In 1982, “E.T.: The Extra-Terrestrial” was the No. 1 movie in America, Time Magazine’s Person of the Year was the computer, James Franklin was 10 years old, and Penn State finished out a historic stretch. One that these 2018 Nittany Lions have a chance to match.
If Penn State defeats Kentucky in the Citrus Bowl on Jan. 1, Franklin’s squad will get to 10 wins for the third straight season. It would be the first time that’s happened in Happy Valley since Joe Paterno’s Nittany Lions did so in 1980, ‘81 and ‘82, when Todd Blackledge, Curt Warner and company led Penn State to 31 wins and a national title.
Franklin is aware of his team’s opportunity to make history. Perhaps, more importantly, so are his players.
“That’s our goal,” fifth-year senior quarterback Trace McSorley said at Friday’s Citrus Bowl media day at Beaver Stadium. “It’s hard to win 10 games two years in a row, but it’s even harder to do it three years in a row. You look at the teams able to do that, it’s Alabama, Ohio State, Clemson. Those programs that are always at the top. If we’re able to do that, it puts us in a really good spot for the future and something that would be a testament to all the hard work we put in this year.”
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As McSorley mentioned, the list of teams to accomplish such a feat is slim. If Penn State can close 2018 raising a trophy in Orlando, it would be one of six Power 5 programs to win at least 10 games in each of the last three seasons. The Buckeyes, Crimson Tide and Tigers are in that group, as are Washington and Oklahoma. In that stretch, all five of those programs have reached the College Football Playoff at least once.
Of course, the Nittany Lions never got there during this three-year run. They came close in 2016, ranking No. 5 in the country after a thrilling Big Ten title win. In 2017, the Nittany Lions were in the thick of the final four race until a weird November loss at Michigan State knocked them out. And this year, well, Penn State’s CFP hopes ended in Week 7.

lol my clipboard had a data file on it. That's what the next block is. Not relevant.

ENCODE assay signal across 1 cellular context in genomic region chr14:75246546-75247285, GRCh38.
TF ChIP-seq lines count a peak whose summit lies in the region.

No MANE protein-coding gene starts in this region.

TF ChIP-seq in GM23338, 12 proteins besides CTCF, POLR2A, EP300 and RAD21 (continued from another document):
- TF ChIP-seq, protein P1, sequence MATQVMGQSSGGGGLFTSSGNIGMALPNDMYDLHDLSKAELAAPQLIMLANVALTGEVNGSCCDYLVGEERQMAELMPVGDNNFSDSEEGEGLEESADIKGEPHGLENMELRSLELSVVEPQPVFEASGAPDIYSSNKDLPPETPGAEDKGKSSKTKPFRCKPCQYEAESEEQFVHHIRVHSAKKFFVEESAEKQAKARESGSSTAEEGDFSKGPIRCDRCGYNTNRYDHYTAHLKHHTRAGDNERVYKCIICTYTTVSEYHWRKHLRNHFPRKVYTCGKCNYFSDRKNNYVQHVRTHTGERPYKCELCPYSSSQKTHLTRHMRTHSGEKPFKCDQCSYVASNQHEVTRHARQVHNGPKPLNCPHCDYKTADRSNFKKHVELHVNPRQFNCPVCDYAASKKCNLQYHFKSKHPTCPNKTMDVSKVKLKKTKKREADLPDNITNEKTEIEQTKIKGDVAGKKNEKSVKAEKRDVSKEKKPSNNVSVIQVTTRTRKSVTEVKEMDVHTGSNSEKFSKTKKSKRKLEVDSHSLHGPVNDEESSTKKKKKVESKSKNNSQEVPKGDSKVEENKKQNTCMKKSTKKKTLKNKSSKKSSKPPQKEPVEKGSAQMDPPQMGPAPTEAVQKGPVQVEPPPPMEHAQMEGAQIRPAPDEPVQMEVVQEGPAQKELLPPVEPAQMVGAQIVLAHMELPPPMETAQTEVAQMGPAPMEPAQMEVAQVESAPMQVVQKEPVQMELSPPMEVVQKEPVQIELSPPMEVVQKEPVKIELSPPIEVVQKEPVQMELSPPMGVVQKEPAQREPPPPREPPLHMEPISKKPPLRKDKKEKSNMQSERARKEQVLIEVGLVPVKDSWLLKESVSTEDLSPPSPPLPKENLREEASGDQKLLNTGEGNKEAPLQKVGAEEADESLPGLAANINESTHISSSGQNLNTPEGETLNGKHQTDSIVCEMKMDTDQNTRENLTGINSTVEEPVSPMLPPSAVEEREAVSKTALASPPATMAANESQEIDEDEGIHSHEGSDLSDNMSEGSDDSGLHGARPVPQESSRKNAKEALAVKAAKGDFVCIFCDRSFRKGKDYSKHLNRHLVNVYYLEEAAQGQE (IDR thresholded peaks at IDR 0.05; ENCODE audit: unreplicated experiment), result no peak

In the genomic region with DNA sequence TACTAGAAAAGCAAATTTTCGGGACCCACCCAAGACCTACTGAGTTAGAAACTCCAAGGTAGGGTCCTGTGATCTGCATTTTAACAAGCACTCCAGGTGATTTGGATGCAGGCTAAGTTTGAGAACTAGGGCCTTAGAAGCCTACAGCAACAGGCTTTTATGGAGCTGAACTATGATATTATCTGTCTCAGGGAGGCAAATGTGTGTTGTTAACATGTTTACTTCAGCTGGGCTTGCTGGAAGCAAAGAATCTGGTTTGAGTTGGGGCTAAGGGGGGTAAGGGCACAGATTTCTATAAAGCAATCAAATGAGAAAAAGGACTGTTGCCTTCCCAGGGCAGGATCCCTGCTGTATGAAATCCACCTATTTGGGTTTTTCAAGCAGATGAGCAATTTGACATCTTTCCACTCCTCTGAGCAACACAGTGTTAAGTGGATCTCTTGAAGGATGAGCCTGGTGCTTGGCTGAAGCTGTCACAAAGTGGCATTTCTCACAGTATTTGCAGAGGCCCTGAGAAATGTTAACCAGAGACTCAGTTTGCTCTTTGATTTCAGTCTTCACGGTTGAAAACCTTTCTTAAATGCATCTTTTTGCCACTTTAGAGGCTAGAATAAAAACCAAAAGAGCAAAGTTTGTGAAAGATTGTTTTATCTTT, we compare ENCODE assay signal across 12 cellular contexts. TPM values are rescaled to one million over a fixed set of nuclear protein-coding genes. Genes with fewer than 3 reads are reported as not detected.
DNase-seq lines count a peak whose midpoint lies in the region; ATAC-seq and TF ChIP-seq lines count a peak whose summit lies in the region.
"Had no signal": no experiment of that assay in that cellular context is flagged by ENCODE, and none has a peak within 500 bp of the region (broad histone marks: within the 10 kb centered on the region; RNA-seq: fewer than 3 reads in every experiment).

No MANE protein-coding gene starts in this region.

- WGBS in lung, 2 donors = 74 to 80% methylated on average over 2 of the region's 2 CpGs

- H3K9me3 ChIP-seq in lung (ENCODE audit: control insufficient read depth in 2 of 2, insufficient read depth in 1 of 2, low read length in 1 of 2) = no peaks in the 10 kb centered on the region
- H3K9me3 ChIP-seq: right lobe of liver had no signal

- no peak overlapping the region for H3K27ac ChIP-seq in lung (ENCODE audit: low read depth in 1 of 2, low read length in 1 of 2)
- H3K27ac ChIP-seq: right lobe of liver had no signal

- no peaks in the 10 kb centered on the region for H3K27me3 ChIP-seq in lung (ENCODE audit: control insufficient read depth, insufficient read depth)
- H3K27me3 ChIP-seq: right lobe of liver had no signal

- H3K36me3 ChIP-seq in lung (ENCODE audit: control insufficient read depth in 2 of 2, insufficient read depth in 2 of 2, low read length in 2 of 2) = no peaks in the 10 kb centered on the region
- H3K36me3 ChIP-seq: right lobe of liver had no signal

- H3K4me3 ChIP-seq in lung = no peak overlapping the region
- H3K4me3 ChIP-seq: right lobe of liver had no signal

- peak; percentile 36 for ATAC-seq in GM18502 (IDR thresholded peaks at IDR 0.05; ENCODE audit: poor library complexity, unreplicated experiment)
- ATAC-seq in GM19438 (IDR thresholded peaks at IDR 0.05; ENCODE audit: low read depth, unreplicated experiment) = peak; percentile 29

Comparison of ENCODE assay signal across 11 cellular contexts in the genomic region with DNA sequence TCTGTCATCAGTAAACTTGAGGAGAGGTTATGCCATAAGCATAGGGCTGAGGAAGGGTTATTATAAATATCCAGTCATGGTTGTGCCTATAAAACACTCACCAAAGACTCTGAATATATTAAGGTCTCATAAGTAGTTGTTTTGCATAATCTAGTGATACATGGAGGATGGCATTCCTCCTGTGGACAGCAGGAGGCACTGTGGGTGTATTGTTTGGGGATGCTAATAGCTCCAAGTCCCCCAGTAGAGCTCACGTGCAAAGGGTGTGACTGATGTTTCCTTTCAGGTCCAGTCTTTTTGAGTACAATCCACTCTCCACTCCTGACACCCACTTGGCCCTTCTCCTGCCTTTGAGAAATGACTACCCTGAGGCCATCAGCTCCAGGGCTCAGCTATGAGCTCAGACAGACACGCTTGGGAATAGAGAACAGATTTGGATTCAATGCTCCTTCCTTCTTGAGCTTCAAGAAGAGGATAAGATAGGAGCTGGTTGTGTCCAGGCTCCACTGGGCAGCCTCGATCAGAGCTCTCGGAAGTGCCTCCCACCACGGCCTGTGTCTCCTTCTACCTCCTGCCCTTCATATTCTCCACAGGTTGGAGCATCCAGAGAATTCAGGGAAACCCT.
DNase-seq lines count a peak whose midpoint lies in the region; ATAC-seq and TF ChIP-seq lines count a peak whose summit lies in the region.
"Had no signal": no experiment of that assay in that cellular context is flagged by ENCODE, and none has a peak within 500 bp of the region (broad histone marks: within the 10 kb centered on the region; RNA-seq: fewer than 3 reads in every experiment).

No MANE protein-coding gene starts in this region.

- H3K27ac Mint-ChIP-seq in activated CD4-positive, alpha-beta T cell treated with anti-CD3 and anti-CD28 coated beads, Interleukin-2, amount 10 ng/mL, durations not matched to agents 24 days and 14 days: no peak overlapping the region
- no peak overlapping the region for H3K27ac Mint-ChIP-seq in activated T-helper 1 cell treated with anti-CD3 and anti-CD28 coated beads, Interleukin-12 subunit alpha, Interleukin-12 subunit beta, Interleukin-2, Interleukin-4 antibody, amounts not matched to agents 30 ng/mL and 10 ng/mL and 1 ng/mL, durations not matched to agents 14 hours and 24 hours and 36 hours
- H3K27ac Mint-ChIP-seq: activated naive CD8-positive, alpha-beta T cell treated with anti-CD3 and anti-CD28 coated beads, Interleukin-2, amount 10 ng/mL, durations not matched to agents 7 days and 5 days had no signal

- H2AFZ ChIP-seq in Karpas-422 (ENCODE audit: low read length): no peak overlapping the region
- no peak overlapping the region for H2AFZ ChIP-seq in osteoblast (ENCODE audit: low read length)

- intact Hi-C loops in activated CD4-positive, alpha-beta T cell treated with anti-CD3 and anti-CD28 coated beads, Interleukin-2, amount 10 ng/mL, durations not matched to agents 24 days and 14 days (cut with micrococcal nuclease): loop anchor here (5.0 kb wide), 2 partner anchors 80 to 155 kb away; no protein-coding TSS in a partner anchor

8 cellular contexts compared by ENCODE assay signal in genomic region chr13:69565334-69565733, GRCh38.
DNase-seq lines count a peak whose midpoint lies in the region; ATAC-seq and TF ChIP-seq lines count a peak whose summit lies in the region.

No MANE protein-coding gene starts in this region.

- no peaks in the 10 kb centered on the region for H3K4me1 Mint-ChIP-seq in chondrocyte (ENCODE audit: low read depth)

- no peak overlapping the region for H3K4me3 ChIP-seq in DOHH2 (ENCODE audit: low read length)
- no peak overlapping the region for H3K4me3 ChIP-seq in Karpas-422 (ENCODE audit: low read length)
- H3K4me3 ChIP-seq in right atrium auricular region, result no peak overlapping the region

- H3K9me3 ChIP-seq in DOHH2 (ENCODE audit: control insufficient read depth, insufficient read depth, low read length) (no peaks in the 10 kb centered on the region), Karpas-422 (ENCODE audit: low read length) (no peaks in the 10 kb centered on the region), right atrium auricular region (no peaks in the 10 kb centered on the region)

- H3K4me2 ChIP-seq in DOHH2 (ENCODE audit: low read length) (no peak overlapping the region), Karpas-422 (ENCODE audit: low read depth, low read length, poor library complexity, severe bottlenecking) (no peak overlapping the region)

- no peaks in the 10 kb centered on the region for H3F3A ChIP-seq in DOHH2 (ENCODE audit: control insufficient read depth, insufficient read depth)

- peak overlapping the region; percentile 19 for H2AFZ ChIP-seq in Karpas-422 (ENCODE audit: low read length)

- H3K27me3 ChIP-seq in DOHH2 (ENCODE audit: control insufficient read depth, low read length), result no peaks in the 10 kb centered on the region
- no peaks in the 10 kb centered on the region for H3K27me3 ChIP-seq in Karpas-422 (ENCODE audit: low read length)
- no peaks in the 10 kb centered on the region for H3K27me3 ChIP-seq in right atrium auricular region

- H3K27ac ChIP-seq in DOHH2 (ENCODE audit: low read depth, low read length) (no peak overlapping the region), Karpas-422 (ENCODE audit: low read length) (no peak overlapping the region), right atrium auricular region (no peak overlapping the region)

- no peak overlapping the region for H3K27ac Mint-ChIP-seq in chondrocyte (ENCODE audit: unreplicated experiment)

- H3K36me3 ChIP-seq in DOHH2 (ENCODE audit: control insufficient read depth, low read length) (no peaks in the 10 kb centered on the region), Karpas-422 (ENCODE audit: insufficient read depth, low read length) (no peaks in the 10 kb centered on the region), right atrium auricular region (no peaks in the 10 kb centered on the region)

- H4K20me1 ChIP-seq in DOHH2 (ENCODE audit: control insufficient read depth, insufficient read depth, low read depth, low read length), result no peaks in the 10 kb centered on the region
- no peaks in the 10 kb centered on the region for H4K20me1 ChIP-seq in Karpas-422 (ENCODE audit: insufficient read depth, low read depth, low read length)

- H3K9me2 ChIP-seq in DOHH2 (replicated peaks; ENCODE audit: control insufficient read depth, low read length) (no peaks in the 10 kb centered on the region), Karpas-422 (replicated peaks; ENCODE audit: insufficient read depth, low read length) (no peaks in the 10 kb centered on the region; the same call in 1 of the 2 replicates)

With high — maybe too high — expectations coming in, 9-3 is a fair middle ground for this year’s Nittany Lions. But whether 2018 is a boom or a bust is somewhat dependent on the Citrus Bowl outcome. Despite a loss in the Rose Bowl two years ago, Penn State carried momentum into 2017 because of a conference crown. And its Fiesta Bowl win last year was described by players and coaches as a springboard into 2018.
Should Penn State take advantage of its postseason opportunity again and handle the Wildcats, it would, as Franklin noted Friday, send the seniors off on the right note. It would provide a boost to a crop of contributing freshmen, such as Micah Parsons, Pat Freiermuth and Jahan Dotson. And it would be useful in recruiting, too.
Michigan, Notre Dame and other programs competing with Penn State for prospects couldn’t say they’ve had the same level of consistency as the Nittany Lions. “It’s all about building a culture,” offensive coordinator Ricky Rahne said when asked about possibly getting to 10 wins. “Hey, this is what Coach Franklin has built here. You can help take it to another level.”
But what if the Nittany Lions lose to Kentucky? What if Penn State doesn’t get to 10 wins? How might that sour an otherwise remarkable stretch of football just a few years removed from NCAA sanctions? Penn State’s upperclassmen don’t plan on finding out.
“We want everyone to know the significance of what we’re going out there to play for,” redshirt junior safety Garrett Taylor said. “Everyone understands that we have a chance to do something special.”
Franklin made sure to drill that in his players’ heads. Taylor said after Penn State’s bowl fate was announced, the head coach addressed the team and brought up the double-digit win statistic. He told the Nittany Lions that they had a chance to be a part of history.
In Penn State’s Big Ten era, the Nittany Lions have had breathtaking seasons. Think 1994, 2005 and 2008. Those teams were close to being a part of joining the 1980-82 club. Paterno’s 1995 team needed one more win to complete the streak. Meanwhile, Penn State’s nine-win squad in 2007 lost three games by one score.
It isn’t unprecedented for Penn State runs since ‘82 to come close, but none have finished the job. Now, in a season described by some fans as lost, these Nittany Lions have found a silver lining.
“I wanted to come here to be a part of a growing process. That’s what we did. I think we put Penn State back where it should be,” fifth-year senior Nick Scott said. “And now we’re trying to get some more out of that with championships and things like that. Any opportunity to make history as a team, it’s extremely special, and I take a lot of pride in that.”
Added Taylor: “It shows where this group of guys has taken this program. I think it sets up for the future. What we want to do, and where we want to go.”